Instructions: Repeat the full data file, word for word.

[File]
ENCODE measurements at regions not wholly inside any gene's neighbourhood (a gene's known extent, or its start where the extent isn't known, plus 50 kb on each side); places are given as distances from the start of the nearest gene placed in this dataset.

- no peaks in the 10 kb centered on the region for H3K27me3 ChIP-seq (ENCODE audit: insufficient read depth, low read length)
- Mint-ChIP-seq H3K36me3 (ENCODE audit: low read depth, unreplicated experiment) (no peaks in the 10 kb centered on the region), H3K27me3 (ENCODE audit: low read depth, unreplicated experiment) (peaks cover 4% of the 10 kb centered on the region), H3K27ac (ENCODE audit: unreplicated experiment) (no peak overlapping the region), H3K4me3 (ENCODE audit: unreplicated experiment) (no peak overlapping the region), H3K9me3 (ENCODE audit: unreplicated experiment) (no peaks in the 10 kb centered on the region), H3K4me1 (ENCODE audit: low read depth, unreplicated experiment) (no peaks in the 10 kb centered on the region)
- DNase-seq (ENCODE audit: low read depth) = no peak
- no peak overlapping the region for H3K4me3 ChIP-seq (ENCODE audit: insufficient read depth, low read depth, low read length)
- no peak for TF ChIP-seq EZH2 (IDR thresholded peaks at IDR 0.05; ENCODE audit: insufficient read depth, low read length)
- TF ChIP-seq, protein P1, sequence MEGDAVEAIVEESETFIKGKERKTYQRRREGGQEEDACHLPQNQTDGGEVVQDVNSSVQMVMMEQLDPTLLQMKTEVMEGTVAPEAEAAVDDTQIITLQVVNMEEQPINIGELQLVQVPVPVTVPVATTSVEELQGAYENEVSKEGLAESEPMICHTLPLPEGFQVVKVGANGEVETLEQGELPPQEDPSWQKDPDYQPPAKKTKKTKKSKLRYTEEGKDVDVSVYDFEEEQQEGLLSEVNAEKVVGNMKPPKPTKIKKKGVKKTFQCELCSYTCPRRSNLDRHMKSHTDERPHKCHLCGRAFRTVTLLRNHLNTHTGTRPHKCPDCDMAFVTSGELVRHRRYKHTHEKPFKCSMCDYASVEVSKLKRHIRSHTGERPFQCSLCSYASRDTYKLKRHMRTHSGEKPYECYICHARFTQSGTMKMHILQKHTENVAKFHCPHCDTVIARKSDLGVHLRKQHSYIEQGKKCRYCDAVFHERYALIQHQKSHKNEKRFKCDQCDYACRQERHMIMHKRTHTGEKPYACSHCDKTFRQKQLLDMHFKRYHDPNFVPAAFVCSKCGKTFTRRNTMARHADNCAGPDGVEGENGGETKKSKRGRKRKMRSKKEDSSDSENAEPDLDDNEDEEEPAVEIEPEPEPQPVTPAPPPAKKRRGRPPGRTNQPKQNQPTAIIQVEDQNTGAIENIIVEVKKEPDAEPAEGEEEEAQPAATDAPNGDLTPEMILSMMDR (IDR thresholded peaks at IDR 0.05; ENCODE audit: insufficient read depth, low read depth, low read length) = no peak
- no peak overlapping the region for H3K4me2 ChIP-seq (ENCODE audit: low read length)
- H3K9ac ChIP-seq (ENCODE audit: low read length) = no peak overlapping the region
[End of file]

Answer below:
ENCODE measurements at regions not wholly inside any gene's neighbourhood (a gene's known extent, or its start where the extent isn't known, plus 50 kb on each side); places are given as distances from the start of the nearest gene placed in this dataset.

- no peaks in the 10 kb centered on the region for H3K27me3 ChIP-seq (ENCODE audit: insufficient read depth, low read length)
- Mint-ChIP-seq H3K36me3 (ENCODE audit: low read depth, unreplicated experiment) (no peaks in the 10 kb centered on the region), H3K27me3 (ENCODE audit: low read depth, unreplicated experiment) (peaks cover 4% of the 10 kb centered on the region), H3K27ac (ENCODE audit: unreplicated experiment) (no peak overlapping the region), H3K4me3 (ENCODE audit: unreplicated experiment) (no peak overlapping the region), H3K9me3 (ENCODE audit: unreplicated experiment) (no peaks in the 10 kb centered on the region), H3K4me1 (ENCODE audit: low read depth, unreplicated experiment) (no peaks in the 10 kb centered on the region)
- DNase-seq (ENCODE audit: low read depth) = no peak
- no peak overlapping the region for H3K4me3 ChIP-seq (ENCODE audit: insufficient read depth, low read depth, low read length)
- no peak for TF ChIP-seq EZH2 (IDR thresholded peaks at IDR 0.05; ENCODE audit: insufficient read depth, low read length)
- TF ChIP-seq, protein P1, sequence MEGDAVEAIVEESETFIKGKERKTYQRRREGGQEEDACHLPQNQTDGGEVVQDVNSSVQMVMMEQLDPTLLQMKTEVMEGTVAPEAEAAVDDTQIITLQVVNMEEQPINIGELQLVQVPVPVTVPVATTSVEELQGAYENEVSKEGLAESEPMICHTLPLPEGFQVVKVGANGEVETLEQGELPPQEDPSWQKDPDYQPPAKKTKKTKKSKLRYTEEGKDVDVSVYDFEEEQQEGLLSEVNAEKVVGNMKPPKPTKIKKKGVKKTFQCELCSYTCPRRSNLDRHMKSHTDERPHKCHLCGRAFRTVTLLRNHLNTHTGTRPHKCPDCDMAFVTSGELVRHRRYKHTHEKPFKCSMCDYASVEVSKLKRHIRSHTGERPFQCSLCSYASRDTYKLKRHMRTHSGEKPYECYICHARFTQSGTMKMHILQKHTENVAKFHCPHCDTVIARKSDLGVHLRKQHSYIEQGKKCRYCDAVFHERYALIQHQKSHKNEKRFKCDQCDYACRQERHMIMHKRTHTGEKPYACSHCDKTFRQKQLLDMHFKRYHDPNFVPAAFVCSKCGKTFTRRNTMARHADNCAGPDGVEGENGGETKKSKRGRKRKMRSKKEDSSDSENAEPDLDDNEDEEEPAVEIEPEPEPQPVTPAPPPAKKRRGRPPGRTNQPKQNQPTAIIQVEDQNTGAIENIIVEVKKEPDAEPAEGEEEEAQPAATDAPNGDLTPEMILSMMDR (IDR thresholded peaks at IDR 0.05; ENCODE audit: insufficient read depth, low read depth, low read length) = no peak
- no peak overlapping the region for H3K4me2 ChIP-seq (ENCODE audit: low read length)
- H3K9ac ChIP-seq (ENCODE audit: low read length) = no peak overlapping the region